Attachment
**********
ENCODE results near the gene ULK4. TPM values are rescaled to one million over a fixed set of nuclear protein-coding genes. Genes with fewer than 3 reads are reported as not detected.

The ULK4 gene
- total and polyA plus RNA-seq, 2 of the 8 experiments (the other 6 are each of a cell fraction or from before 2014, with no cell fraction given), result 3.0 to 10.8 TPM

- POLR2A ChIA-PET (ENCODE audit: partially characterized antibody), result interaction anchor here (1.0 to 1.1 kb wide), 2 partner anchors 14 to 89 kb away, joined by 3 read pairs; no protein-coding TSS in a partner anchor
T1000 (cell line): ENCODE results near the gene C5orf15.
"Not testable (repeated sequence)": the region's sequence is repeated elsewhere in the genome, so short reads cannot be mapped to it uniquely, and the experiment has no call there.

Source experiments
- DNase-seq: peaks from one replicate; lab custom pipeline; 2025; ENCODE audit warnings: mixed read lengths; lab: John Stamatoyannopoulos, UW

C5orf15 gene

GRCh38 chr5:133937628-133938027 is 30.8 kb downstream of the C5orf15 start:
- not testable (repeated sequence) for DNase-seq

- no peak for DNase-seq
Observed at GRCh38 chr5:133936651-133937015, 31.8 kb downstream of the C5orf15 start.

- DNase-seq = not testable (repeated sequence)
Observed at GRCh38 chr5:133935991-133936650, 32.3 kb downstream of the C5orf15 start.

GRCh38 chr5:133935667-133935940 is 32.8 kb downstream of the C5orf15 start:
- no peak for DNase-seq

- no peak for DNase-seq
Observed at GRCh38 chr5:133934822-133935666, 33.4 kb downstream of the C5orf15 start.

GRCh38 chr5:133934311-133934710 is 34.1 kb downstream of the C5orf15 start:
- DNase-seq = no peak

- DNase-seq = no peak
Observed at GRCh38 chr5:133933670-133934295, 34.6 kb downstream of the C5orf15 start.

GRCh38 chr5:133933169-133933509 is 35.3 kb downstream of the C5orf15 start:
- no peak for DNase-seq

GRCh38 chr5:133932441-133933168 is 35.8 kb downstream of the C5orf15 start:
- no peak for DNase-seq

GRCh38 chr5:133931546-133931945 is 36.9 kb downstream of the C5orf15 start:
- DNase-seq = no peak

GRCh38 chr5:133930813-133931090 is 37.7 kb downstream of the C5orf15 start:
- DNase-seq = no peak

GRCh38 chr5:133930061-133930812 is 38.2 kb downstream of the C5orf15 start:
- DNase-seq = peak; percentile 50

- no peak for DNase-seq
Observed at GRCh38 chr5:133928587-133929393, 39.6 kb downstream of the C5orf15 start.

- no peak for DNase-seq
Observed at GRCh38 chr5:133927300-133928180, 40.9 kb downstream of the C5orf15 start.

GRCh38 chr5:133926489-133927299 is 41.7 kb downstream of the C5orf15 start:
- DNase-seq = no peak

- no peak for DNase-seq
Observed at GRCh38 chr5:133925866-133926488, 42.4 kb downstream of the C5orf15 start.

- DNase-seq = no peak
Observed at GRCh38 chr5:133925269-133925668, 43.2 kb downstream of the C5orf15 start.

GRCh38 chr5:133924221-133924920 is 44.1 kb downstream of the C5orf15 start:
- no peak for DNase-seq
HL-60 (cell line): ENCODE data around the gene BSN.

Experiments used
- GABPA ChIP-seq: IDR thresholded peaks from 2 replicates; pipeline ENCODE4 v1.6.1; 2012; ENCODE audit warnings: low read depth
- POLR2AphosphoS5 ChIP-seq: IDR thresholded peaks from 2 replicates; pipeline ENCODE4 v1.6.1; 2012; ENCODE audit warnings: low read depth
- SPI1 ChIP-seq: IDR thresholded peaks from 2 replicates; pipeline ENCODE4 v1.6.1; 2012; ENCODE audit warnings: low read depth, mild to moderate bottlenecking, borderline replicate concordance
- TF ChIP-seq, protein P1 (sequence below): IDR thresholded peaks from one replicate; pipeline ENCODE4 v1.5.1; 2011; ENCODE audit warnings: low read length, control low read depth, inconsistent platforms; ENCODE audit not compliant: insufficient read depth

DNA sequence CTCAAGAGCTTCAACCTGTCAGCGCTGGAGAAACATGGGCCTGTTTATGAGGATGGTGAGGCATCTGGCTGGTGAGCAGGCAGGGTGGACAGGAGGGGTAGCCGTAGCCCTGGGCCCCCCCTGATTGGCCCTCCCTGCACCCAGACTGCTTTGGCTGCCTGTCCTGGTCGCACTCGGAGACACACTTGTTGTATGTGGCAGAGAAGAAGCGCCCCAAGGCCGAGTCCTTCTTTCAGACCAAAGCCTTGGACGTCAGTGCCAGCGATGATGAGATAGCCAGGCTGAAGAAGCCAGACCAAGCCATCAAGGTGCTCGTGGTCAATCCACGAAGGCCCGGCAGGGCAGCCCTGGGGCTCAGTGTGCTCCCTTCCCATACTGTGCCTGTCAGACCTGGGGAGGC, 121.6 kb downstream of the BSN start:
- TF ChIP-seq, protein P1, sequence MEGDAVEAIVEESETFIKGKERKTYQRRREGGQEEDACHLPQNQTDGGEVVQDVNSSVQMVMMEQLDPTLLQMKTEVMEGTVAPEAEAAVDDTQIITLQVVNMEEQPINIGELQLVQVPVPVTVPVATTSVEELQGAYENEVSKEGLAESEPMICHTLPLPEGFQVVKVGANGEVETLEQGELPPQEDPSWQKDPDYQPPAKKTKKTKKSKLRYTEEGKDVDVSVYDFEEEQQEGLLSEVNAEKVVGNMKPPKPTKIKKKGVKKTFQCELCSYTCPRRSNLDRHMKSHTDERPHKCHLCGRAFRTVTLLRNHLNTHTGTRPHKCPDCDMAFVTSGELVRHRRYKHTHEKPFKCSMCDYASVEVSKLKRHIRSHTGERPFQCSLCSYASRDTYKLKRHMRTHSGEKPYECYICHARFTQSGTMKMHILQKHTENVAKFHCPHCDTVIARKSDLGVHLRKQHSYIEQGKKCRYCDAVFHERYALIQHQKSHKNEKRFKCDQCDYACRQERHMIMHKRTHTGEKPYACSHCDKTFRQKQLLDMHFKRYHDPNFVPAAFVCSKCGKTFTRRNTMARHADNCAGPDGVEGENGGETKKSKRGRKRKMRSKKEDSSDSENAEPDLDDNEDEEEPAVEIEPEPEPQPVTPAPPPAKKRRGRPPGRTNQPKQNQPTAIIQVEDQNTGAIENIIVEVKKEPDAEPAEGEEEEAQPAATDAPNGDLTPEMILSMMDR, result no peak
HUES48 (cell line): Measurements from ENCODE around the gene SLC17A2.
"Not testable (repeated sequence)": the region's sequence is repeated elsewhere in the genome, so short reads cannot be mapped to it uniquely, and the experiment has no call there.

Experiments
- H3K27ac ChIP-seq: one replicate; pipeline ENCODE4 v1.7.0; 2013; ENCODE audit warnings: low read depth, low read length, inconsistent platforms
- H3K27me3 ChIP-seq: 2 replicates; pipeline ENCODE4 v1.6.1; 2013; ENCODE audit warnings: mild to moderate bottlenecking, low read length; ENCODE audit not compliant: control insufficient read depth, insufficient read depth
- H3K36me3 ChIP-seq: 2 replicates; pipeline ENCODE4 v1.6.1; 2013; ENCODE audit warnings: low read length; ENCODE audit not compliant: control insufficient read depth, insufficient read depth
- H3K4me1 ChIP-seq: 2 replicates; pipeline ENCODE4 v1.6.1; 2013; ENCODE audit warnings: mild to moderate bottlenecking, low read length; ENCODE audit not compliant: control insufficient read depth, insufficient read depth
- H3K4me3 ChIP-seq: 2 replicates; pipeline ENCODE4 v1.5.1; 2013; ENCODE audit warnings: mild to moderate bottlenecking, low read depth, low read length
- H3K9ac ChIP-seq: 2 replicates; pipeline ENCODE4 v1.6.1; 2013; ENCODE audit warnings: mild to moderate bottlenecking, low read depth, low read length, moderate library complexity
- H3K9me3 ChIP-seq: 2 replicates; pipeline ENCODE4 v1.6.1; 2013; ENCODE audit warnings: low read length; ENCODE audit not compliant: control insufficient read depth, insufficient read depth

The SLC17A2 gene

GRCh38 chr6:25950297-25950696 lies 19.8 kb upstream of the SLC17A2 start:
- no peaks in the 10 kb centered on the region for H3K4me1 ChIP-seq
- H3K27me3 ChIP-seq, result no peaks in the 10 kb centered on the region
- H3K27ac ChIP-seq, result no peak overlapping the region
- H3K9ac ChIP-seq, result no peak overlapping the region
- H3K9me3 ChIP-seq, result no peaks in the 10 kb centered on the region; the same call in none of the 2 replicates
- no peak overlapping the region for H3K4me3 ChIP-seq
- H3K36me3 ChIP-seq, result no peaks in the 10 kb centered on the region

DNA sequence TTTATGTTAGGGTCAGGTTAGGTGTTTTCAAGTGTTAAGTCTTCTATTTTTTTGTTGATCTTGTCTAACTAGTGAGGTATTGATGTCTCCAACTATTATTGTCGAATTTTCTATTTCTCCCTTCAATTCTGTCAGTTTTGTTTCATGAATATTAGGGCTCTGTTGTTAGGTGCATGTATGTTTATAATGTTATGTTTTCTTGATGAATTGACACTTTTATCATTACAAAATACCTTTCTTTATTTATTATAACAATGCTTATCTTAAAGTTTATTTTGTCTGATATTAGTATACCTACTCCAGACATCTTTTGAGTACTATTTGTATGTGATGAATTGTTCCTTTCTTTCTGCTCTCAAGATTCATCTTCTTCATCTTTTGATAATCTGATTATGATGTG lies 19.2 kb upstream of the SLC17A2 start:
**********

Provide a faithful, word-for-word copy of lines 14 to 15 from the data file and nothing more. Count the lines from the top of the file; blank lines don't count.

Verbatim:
- DNase-seq = not testable (repeated sequence)
Observed at GRCh38 chr5:133935991-133936650, 32.3 kb downstream of the C5orf15 start.